Commonly refers to an eight-bit word. A basic element of computer storage, can hold one ASCII character or a number between 0 and 255 (if unsigned- -127 and 127 if the byte is signed)

by hand = B = byte sex

byte /bi:t/ n.

[techspeak] A unit of memory or data equal to the amount used to represent one character; on modern architectures this is usually 8 bits, but may be 9 on 36-bit machines. Some older architectures used `byte' for quantities of 6 or 7 bits, and the PDP-10 supported `bytes' that were actually bitfields of 1 to 36 bits! These usages are now obsolete, and even 9-bit bytes have become rare in the general trend toward power-of-2 word sizes.

Historical note: The term was coined by Werner Buchholz in 1956 during the early design phase for the IBM Stretch computer; originally it was described as 1 to 6 bits (typical I/O equipment of the period used 6-bit chunks of information). The move to an 8-bit byte happened in late 1956, and this size was later adopted and promulgated as a standard by the System/360. The word was coined by mutating the word `bite' so it would not be accidentally misspelled as bit. See also nybble.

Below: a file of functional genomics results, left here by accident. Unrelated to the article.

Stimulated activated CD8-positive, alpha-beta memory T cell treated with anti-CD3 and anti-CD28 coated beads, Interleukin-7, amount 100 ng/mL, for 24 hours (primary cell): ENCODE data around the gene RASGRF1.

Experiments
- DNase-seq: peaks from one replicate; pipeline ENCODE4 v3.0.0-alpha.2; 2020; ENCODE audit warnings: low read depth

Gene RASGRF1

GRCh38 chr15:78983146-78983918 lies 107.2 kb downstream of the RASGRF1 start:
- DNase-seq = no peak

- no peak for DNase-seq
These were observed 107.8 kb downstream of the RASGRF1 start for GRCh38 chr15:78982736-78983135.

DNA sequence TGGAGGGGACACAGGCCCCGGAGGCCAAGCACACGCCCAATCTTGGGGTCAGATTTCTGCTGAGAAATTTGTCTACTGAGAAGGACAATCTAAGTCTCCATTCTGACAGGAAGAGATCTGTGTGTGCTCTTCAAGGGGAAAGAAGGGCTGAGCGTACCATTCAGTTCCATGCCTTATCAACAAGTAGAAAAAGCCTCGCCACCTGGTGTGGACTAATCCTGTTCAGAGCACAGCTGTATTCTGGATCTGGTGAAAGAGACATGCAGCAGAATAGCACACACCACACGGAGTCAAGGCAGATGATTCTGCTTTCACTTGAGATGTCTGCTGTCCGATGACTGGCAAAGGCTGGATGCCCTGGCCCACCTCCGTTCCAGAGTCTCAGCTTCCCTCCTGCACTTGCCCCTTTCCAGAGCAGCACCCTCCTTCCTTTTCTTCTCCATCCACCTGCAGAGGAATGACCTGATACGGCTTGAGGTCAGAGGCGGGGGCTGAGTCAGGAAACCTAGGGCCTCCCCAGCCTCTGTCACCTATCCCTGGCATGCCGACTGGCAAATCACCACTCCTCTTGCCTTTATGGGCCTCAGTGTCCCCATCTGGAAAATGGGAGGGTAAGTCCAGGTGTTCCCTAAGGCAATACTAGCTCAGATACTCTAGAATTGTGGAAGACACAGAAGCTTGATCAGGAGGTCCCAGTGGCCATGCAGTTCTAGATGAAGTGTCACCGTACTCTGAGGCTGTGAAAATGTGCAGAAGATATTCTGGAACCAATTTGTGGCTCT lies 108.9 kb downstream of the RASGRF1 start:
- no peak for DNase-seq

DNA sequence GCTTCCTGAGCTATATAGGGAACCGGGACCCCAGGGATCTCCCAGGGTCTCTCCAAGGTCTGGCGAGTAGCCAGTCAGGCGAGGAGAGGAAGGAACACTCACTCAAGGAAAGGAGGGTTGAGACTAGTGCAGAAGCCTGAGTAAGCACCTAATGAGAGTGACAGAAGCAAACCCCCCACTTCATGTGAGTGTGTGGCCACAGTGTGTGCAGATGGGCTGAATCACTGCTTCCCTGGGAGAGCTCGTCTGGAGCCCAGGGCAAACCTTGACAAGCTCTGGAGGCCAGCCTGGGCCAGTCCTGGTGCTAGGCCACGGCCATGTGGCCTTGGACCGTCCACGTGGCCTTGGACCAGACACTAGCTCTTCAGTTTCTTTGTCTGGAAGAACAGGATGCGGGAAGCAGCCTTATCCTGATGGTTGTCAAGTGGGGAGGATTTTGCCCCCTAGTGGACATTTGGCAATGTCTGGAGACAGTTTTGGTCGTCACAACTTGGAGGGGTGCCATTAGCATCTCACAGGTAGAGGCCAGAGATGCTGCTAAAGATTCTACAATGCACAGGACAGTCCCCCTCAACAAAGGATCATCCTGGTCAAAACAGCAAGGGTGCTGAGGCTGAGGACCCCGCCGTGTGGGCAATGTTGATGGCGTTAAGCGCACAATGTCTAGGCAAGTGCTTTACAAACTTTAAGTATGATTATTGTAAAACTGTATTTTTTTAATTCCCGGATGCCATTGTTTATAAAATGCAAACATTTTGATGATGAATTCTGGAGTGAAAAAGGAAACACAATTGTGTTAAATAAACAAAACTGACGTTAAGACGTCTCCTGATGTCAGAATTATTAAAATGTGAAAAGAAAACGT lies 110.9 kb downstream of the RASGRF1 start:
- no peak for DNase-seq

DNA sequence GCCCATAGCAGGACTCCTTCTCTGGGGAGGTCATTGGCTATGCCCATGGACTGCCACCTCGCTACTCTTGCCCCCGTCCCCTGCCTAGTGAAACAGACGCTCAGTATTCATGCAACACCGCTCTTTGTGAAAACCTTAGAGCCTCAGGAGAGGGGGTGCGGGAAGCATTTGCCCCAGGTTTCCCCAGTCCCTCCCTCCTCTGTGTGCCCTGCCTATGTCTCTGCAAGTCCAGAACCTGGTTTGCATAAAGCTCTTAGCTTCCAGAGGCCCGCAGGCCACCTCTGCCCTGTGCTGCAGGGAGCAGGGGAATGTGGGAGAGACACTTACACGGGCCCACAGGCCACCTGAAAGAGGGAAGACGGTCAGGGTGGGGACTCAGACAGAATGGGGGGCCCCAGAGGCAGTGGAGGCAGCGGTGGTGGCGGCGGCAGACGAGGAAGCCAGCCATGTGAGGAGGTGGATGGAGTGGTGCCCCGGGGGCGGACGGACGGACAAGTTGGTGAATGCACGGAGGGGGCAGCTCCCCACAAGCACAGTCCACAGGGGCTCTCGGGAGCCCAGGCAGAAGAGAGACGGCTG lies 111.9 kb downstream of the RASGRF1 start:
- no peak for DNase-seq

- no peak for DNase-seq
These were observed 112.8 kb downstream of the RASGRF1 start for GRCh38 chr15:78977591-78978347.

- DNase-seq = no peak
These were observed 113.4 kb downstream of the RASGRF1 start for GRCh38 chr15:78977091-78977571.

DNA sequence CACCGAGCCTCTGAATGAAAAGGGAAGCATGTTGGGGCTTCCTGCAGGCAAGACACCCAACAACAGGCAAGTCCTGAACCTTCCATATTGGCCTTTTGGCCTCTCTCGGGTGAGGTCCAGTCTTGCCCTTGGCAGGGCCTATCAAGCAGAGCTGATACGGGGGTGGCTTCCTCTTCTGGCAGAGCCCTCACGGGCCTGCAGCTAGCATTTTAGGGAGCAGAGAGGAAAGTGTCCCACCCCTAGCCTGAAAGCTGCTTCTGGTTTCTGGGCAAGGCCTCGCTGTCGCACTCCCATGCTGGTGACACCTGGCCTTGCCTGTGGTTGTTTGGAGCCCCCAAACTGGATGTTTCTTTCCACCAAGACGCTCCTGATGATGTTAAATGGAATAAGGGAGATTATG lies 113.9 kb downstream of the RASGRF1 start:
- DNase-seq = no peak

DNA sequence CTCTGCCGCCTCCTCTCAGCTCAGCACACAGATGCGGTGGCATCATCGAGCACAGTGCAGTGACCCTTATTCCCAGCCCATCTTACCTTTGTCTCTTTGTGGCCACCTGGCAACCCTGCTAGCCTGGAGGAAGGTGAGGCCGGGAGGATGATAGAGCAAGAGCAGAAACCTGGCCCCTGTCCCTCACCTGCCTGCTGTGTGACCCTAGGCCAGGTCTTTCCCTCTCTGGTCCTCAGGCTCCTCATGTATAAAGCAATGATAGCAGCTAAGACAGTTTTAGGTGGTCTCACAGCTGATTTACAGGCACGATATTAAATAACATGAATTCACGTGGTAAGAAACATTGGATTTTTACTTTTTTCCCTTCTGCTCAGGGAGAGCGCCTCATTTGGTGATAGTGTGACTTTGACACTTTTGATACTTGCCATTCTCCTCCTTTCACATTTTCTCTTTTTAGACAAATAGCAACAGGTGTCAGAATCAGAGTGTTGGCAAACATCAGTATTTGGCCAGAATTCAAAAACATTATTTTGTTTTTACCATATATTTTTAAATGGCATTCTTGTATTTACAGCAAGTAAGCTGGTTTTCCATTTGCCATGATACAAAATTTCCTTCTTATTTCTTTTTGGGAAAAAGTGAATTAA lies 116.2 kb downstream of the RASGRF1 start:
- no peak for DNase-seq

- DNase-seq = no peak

--The Jargon File version 4.3.1, ed. ESR, autonoded by rescdsk.

IEC-Defined Common Multiples of Bytes

kibibyte = (210)1 bytes = 1,024 bytes
mebibyte = (210)2 bytes = 1,048,576 bytes
gibibyte = (210)3 bytes = 1,073,741,824 bytes
tebibyte = (210)4 bytes = 1,099,511,627,776 bytes
pebibyte = (210)5 bytes = 1,125,899,906,842,624 bytes
exbibyte = (210)6 bytes = 1,152,921,504,606,846,976 bytes

kilobyte = 103 bytes = 1,000 bytes
megabyte = 106 bytes = 1,000,000 bytes
gigabyte = 109 bytes = 1,000,000,000 bytes
terabyte = 1012 bytes = 1,000,000,000,000 bytes
petabyte = 1015 bytes = 1,000,000,000,000,000 bytes
exabyte = 1018 bytes = 1,000,000,000,000,000,000 bytes
zettabyte = 1021 bytes = 1,000,000,000,000,000,000,000 bytes
yottabyte = 1024 bytes = 1,000,000,000,000,000,000,000,000 bytes

Traditionally, the term "kilobyte" meant (210)1 or 1024 bytes, megabyte was 10242 bytes, etc. To avoid confusion (!) with the standard SI units, the definitions above were published in January, 1999 by the IEC.

Log in or registerto write something here or to contact authors.